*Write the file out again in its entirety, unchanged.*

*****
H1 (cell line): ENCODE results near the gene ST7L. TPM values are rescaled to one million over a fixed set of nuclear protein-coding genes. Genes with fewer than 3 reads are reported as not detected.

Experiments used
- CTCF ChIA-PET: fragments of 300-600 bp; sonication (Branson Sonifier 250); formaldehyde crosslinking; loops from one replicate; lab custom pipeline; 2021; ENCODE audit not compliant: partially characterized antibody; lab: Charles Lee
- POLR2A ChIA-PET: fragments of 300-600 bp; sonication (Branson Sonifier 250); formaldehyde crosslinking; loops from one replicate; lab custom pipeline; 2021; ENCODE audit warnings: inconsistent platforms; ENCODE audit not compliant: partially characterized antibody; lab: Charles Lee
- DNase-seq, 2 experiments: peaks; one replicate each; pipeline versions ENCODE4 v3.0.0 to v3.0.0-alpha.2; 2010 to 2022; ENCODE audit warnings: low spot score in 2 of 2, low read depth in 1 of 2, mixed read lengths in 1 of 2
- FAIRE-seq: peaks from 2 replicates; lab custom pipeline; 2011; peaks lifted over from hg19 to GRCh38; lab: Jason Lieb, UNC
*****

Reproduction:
H1 (cell line): ENCODE results near the gene ST7L. TPM values are rescaled to one million over a fixed set of nuclear protein-coding genes. Genes with fewer than 3 reads are reported as not detected.

Experiments used
- CTCF ChIA-PET: fragments of 300-600 bp; sonication (Branson Sonifier 250); formaldehyde crosslinking; loops from one replicate; lab custom pipeline; 2021; ENCODE audit not compliant: partially characterized antibody; lab: Charles Lee
- POLR2A ChIA-PET: fragments of 300-600 bp; sonication (Branson Sonifier 250); formaldehyde crosslinking; loops from one replicate; lab custom pipeline; 2021; ENCODE audit warnings: inconsistent platforms; ENCODE audit not compliant: partially characterized antibody; lab: Charles Lee
- DNase-seq, 2 experiments: peaks; one replicate each; pipeline versions ENCODE4 v3.0.0 to v3.0.0-alpha.2; 2010 to 2022; ENCODE audit warnings: low spot score in 2 of 2, low read depth in 1 of 2, mixed read lengths in 1 of 2
- FAIRE-seq: peaks from 2 replicates; lab custom pipeline; 2011; peaks lifted over from hg19 to GRCh38; lab: Jason Lieb, UNC